Some comment related to an upcoming book, Writing on the Wall: Social Media, the First 2,000 years, Tom Standage. A you might guess from the title, a historical take on social networks, which he defines as
two-way, conversational environments in which information passes horizontally from one person to another along social connections, rather than being delivered vertically from an impersonal central source. This exchange of information allows discussion and debate to take place within a distributed community whose members may never meet each other in person.
I’m a hair skeptical about the “social media” angle and am curious to see if it really coheres or is simply a book that would have been written under some different title in years past. Something to do with information networks in the 1990’s or in the 1950’s Public Culture and Epistolary Culture…
The book starts with and seems to emphasize the late Roman Republic and in his previews of his book so far he’s heavily emphasizing Cicero’s letters. My full take on wax tablets as iPad analogues will have to wait until I’ve had a chance to see the full volume, but I am very happy to for the reminder to revisit these letters. Cicero’s letters to Atticus are an especially humane artifact of Classical culture. And more rather than less so due to their cerebral, self conscious qualities. The Latin, by the way, is pretty hard, harder than his speeches, a breezy mix of high/low: like you chat with your smart friends. Here’s an exemplary bit from one of them. Sophisticated chatter about feelings and politics from a highly influential yet perpetually intellectually roving man.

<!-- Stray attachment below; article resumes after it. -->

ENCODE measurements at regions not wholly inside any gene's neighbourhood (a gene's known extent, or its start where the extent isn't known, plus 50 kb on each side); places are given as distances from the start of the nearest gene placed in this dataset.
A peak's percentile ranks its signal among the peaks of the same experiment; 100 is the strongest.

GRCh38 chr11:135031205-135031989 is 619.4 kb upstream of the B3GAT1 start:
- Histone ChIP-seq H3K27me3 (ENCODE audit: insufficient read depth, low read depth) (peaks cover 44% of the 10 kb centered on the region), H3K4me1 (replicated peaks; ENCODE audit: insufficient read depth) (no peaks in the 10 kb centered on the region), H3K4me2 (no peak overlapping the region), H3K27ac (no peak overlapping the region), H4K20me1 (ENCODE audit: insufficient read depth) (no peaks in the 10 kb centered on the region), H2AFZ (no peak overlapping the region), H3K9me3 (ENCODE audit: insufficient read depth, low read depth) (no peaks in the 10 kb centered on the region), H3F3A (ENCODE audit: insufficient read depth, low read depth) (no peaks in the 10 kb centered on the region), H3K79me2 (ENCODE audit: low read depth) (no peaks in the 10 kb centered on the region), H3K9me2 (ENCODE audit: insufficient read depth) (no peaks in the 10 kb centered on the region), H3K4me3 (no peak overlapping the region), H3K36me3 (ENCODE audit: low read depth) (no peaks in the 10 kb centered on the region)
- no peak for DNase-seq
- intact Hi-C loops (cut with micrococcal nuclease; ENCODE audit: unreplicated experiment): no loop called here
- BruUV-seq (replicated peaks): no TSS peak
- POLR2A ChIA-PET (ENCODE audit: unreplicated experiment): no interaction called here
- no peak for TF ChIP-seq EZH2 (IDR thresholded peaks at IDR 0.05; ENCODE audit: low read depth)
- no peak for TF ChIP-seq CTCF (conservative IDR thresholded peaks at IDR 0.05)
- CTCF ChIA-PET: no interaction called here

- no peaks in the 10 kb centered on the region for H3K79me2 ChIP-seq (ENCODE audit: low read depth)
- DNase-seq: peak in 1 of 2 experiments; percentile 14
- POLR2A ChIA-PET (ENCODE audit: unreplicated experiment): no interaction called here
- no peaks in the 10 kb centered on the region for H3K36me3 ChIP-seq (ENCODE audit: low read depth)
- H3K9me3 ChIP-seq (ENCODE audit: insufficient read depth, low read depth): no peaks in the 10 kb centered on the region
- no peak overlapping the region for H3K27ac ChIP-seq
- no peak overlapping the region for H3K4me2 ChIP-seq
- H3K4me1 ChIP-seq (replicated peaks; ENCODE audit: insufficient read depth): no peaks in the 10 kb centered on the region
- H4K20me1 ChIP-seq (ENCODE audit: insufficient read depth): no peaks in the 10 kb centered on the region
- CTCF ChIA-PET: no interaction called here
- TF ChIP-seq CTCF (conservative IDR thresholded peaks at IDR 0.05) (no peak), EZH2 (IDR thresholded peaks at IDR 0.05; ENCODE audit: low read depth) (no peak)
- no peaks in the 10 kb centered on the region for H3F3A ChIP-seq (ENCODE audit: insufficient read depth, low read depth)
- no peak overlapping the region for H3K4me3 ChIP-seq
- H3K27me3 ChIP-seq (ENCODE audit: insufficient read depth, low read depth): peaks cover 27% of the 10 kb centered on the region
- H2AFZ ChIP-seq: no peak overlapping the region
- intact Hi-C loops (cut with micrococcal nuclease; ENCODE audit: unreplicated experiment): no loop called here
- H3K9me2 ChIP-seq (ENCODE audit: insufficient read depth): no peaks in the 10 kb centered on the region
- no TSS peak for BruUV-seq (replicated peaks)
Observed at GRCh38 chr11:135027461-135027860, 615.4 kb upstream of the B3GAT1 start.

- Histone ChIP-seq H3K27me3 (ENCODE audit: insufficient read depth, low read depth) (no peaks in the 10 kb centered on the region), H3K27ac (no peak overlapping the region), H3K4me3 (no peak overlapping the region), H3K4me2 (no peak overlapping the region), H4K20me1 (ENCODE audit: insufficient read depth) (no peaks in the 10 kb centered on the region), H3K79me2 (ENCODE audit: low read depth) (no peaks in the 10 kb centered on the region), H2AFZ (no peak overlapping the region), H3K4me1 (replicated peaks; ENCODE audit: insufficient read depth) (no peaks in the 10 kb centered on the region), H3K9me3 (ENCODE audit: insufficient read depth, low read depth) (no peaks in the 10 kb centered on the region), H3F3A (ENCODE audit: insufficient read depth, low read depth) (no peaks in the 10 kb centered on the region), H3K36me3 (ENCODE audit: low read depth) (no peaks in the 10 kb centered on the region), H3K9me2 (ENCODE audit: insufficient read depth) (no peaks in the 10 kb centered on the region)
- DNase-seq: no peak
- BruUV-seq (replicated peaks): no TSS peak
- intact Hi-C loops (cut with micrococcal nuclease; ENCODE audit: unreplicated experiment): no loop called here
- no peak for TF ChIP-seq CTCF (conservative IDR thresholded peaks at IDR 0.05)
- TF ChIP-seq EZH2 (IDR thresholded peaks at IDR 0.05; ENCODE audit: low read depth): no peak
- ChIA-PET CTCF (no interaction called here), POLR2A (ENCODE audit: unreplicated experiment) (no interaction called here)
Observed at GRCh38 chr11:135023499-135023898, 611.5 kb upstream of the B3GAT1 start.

To Atticus (January 20, 60 BC):
My house is crammed of a morning. I go down to the Forum surrounded by droves of friends, but in all the multitude I cannot find one with whom I can pass an unguarded joke or fetch a private sigh. That is why I am writing and longing for you, why I now fairly summon you home. There are many things to worry and vex me, but once I have you here to listen I feel I pour them all away in a single walk and talk.
Of private worries with all their pricks and pains I shall say nothing. I won’t commit them to this letter and an unknown courier. They are not very distressing (I don’t want to upset you), but still they are on my mind… As for the state, I am ready enough to do my part, but time and again the medicine itself injures the patient. I need only summarize what has taken place since your departure for you to cry out that Rome is doomed. I believe it was after you left that the Clodian drama came on to the stage, I thought I saw there a chance to cut back license and teach the young folk a lesson. So I played fortissimo, put my whole heart and brain into the effort, not from any personal animus but in the hope, I won’t say of reforming our society, but at least of healing its wounds.
Then came the calamity of a bought, debauched trial. Mark what followed. A consul was thrust upon us whom only philosophers like you and me could look at without a sigh. There was a blow!
[There follows much interesting detail about events of the time. Which were very interesting indeed. Aforementioned Clodian drama and its aftermath prominent here. Fascinating stuff, but there are an awful lot of proper nouns and elliptical references and therefore I excise.]
You see now what heavy seas we are in, and if between these lines such as they are read other things which I leave unwritten, rejoin us at long last. The conditions here to which I am asking you to return are such that anyone might wish to run away from them, but I hope you value my affection enough to want to get back to that, even with all the accompanying disagreeables. As to being registered in your absence, I shall see that a notice is published and displayed everywhere. But registration at the very end of the census period is real businessman’s style. So let us see you as soon as may be. Keep well.
[This all from the fantastic Shackleton Bailey translation]